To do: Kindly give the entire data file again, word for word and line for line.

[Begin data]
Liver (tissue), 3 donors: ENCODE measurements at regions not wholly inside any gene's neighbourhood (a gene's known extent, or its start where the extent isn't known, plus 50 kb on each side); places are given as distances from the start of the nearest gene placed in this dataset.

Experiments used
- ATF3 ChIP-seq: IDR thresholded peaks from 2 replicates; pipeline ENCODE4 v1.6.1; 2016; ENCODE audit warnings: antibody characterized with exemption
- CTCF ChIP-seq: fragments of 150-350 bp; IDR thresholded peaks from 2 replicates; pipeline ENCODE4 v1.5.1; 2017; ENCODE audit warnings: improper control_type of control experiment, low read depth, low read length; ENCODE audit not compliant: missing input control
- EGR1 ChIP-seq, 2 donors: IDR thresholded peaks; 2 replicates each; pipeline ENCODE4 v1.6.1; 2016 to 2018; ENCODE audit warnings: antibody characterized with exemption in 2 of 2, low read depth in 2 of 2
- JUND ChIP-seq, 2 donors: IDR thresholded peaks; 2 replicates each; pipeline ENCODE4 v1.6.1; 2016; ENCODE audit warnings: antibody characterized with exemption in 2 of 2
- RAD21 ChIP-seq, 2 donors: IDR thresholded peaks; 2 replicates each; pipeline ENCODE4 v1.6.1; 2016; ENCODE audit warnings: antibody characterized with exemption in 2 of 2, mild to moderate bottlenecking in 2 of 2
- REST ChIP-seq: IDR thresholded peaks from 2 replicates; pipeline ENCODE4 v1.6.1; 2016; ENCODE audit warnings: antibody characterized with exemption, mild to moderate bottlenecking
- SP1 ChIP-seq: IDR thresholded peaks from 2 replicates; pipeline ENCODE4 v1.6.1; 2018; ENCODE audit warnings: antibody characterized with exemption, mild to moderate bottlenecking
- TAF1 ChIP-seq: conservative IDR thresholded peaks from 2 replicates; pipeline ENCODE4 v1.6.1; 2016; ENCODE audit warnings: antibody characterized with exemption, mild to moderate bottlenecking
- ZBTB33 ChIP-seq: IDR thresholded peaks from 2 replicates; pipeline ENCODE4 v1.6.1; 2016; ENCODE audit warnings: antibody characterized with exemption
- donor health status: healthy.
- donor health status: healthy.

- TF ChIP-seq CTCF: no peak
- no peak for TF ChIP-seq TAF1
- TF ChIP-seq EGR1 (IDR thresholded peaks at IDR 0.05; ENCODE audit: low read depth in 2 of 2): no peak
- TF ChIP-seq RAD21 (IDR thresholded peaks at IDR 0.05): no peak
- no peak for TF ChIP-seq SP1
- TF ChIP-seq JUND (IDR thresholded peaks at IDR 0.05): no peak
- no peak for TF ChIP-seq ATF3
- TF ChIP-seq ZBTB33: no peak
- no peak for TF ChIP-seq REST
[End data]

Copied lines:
Liver (tissue), 3 donors: ENCODE measurements at regions not wholly inside any gene's neighbourhood (a gene's known extent, or its start where the extent isn't known, plus 50 kb on each side); places are given as distances from the start of the nearest gene placed in this dataset.

Experiments used
- ATF3 ChIP-seq: IDR thresholded peaks from 2 replicates; pipeline ENCODE4 v1.6.1; 2016; ENCODE audit warnings: antibody characterized with exemption
- CTCF ChIP-seq: fragments of 150-350 bp; IDR thresholded peaks from 2 replicates; pipeline ENCODE4 v1.5.1; 2017; ENCODE audit warnings: improper control_type of control experiment, low read depth, low read length; ENCODE audit not compliant: missing input control
- EGR1 ChIP-seq, 2 donors: IDR thresholded peaks; 2 replicates each; pipeline ENCODE4 v1.6.1; 2016 to 2018; ENCODE audit warnings: antibody characterized with exemption in 2 of 2, low read depth in 2 of 2
- JUND ChIP-seq, 2 donors: IDR thresholded peaks; 2 replicates each; pipeline ENCODE4 v1.6.1; 2016; ENCODE audit warnings: antibody characterized with exemption in 2 of 2
- RAD21 ChIP-seq, 2 donors: IDR thresholded peaks; 2 replicates each; pipeline ENCODE4 v1.6.1; 2016; ENCODE audit warnings: antibody characterized with exemption in 2 of 2, mild to moderate bottlenecking in 2 of 2
- REST ChIP-seq: IDR thresholded peaks from 2 replicates; pipeline ENCODE4 v1.6.1; 2016; ENCODE audit warnings: antibody characterized with exemption, mild to moderate bottlenecking
- SP1 ChIP-seq: IDR thresholded peaks from 2 replicates; pipeline ENCODE4 v1.6.1; 2018; ENCODE audit warnings: antibody characterized with exemption, mild to moderate bottlenecking
- TAF1 ChIP-seq: conservative IDR thresholded peaks from 2 replicates; pipeline ENCODE4 v1.6.1; 2016; ENCODE audit warnings: antibody characterized with exemption, mild to moderate bottlenecking
- ZBTB33 ChIP-seq: IDR thresholded peaks from 2 replicates; pipeline ENCODE4 v1.6.1; 2016; ENCODE audit warnings: antibody characterized with exemption
- donor health status: healthy.
- donor health status: healthy.

- TF ChIP-seq CTCF: no peak
- no peak for TF ChIP-seq TAF1
- TF ChIP-seq EGR1 (IDR thresholded peaks at IDR 0.05; ENCODE audit: low read depth in 2 of 2): no peak
- TF ChIP-seq RAD21 (IDR thresholded peaks at IDR 0.05): no peak
- no peak for TF ChIP-seq SP1
- TF ChIP-seq JUND (IDR thresholded peaks at IDR 0.05): no peak
- no peak for TF ChIP-seq ATF3
- TF ChIP-seq ZBTB33: no peak
- no peak for TF ChIP-seq REST